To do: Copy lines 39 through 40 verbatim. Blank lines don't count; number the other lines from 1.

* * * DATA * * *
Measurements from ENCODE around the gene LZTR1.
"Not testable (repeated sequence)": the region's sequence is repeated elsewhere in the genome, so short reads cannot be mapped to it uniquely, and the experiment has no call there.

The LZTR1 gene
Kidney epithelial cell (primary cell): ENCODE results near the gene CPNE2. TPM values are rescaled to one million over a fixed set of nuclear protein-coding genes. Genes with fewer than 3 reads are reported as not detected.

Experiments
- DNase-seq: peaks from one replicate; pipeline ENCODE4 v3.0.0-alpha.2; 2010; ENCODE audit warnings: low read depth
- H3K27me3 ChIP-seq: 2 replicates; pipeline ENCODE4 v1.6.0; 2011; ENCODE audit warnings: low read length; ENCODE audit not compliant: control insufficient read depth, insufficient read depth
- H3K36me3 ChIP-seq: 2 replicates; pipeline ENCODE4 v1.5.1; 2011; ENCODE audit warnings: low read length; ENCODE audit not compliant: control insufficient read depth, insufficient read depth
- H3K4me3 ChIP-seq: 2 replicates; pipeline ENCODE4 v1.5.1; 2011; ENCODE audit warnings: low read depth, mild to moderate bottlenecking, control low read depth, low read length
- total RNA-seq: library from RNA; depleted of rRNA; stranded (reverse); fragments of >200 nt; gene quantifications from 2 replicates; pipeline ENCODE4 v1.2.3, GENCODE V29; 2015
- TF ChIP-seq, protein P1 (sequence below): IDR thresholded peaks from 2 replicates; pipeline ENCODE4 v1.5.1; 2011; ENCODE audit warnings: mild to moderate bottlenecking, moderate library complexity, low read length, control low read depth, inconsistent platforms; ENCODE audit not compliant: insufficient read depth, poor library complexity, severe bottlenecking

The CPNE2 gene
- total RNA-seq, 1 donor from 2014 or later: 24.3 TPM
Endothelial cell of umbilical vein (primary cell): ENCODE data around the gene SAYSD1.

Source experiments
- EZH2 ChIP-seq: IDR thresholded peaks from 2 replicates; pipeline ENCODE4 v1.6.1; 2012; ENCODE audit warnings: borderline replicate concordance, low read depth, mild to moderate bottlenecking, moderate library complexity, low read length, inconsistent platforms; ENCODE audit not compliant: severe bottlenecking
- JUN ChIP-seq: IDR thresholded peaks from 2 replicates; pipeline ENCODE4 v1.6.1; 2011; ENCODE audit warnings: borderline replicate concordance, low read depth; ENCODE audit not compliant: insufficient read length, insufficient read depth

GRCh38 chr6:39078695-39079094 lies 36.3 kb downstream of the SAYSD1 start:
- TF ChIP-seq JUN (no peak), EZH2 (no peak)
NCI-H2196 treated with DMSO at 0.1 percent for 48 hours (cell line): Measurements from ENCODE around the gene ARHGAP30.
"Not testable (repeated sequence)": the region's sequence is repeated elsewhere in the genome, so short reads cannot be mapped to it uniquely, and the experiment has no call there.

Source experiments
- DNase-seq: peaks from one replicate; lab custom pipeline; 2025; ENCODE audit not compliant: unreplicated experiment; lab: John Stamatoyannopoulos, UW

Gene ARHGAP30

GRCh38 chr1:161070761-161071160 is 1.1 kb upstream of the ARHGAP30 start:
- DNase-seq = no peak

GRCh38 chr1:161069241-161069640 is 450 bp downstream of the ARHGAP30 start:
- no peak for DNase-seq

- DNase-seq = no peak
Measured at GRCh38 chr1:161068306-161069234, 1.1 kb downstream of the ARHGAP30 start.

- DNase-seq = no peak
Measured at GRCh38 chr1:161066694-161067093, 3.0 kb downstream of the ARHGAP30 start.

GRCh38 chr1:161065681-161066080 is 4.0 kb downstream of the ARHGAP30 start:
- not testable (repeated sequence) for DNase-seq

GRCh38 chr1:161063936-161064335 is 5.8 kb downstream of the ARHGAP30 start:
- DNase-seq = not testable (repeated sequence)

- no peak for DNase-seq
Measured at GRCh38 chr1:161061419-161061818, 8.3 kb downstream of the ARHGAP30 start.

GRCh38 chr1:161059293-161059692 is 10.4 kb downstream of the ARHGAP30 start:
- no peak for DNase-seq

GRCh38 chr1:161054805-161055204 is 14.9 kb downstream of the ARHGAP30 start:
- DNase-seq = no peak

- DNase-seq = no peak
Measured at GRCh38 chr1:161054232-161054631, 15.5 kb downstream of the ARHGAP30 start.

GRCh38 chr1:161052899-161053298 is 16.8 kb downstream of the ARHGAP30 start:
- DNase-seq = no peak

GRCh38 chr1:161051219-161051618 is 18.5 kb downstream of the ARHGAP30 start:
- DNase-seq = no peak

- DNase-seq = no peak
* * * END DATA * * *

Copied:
GRCh38 chr1:161059293-161059692 is 10.4 kb downstream of the ARHGAP30 start:
- no peak for DNase-seq